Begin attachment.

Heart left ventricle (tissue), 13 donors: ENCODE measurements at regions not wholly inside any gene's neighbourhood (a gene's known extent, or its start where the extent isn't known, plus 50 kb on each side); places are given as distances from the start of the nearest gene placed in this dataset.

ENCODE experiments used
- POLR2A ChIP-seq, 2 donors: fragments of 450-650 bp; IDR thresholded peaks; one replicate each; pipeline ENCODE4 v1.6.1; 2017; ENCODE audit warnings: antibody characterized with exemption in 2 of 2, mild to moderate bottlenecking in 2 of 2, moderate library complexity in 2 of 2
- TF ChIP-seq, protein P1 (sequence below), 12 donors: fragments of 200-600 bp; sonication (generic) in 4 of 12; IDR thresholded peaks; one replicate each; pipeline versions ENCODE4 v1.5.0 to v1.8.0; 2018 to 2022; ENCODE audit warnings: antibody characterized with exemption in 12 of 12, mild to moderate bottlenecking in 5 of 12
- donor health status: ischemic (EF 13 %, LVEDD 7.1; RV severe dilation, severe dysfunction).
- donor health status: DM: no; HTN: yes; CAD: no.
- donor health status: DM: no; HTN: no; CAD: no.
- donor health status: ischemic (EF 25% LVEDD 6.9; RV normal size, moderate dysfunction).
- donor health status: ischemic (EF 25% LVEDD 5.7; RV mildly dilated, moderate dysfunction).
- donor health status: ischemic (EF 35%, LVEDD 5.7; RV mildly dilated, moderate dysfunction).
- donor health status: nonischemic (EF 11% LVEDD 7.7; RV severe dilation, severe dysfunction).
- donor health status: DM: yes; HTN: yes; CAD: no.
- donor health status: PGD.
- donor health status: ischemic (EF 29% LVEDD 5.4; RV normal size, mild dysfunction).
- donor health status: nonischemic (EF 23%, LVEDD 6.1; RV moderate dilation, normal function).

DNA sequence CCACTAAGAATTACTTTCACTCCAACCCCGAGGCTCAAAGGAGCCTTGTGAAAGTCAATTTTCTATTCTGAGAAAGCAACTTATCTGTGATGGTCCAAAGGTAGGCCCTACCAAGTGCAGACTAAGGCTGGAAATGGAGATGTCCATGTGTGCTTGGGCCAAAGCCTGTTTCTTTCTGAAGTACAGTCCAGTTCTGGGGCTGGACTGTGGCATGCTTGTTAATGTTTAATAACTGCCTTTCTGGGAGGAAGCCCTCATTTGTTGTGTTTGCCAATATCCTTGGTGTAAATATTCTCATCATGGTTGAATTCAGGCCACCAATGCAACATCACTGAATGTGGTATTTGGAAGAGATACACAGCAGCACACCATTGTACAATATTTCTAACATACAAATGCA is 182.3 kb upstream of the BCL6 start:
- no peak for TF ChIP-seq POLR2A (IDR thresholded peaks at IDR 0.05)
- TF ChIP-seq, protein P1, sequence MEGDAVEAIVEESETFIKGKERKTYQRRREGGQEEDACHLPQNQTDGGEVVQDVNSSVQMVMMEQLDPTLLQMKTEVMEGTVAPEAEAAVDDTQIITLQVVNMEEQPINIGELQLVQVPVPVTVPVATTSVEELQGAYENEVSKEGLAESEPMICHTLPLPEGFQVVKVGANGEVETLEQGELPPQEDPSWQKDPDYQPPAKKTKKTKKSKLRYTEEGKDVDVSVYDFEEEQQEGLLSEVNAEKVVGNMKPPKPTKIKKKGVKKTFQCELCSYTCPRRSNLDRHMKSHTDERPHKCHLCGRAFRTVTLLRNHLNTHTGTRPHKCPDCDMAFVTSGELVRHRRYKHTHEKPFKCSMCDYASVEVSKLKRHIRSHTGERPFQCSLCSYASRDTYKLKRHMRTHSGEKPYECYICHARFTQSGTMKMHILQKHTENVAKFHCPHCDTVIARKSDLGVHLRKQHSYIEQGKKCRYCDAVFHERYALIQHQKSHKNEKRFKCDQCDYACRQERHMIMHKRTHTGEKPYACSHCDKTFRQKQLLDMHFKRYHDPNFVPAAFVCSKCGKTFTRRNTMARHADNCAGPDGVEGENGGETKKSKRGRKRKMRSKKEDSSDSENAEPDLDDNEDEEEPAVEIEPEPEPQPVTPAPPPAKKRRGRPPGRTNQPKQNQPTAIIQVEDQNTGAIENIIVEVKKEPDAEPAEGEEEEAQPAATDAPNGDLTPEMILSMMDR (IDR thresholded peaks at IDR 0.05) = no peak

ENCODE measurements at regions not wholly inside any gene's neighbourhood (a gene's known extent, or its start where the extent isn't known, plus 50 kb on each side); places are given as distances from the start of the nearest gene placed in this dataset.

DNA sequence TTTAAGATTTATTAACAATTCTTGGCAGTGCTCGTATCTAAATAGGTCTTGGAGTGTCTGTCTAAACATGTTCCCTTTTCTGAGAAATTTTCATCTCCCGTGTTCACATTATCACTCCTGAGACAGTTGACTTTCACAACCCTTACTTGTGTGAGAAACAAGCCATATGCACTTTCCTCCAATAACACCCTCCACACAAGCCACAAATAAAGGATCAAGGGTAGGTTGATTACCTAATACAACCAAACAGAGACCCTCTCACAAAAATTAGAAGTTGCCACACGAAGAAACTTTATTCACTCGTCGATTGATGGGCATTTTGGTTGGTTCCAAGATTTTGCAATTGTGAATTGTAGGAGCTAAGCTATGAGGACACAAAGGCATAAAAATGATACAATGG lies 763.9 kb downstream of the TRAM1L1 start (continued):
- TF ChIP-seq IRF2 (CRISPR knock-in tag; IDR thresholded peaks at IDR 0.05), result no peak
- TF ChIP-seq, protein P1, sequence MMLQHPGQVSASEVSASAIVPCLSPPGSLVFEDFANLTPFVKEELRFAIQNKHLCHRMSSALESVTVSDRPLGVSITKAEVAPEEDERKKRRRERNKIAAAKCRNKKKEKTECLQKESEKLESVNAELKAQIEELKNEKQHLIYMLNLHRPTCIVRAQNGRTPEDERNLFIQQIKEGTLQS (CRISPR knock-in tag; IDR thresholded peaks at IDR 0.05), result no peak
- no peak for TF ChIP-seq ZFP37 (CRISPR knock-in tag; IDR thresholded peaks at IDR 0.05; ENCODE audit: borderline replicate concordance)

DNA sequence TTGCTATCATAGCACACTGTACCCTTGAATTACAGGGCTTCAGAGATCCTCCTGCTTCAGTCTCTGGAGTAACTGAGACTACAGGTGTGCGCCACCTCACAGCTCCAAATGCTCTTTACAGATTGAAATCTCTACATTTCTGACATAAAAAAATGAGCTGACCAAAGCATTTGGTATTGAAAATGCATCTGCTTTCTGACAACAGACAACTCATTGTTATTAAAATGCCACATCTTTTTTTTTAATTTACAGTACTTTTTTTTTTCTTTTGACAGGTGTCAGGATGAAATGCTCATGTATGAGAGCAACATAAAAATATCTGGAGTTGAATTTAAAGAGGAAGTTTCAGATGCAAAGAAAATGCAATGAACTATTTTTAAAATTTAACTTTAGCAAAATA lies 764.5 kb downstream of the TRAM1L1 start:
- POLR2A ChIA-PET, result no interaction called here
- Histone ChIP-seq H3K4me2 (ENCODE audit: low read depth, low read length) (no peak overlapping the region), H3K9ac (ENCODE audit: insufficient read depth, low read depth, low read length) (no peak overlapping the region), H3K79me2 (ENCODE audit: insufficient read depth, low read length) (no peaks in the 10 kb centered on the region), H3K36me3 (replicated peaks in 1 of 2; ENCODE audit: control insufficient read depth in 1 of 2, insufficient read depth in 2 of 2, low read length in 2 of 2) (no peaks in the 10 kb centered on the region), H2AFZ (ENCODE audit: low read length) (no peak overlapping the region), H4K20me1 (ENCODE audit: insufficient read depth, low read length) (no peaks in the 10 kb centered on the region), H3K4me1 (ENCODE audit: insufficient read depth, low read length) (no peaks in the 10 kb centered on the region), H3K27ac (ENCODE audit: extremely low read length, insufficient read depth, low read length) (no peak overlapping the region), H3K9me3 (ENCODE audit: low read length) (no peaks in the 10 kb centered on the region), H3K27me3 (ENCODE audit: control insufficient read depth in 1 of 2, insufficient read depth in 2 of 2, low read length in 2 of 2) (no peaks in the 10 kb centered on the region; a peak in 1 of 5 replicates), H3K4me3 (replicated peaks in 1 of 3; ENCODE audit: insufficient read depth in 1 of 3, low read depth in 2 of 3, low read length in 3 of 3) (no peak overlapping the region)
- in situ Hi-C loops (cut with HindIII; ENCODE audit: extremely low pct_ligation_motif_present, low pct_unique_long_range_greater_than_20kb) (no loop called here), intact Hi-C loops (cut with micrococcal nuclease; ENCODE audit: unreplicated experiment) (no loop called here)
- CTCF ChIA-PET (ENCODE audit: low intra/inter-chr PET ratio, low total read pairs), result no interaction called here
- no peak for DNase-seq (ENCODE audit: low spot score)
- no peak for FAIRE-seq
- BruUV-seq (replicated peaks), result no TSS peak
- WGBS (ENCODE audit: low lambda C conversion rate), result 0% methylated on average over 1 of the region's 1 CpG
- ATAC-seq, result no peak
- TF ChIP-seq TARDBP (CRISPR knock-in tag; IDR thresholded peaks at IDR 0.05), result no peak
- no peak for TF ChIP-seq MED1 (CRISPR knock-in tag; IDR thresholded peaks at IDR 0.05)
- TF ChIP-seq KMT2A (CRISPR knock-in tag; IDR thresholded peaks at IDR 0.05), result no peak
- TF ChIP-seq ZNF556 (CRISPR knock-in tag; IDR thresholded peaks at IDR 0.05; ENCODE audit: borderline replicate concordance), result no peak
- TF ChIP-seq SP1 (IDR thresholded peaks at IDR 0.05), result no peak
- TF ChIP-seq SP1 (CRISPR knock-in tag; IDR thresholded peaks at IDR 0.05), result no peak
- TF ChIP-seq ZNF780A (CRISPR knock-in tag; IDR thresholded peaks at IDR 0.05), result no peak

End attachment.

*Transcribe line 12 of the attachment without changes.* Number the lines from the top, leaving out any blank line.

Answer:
- donor health status: DM: yes; HTN: yes; CAD: no.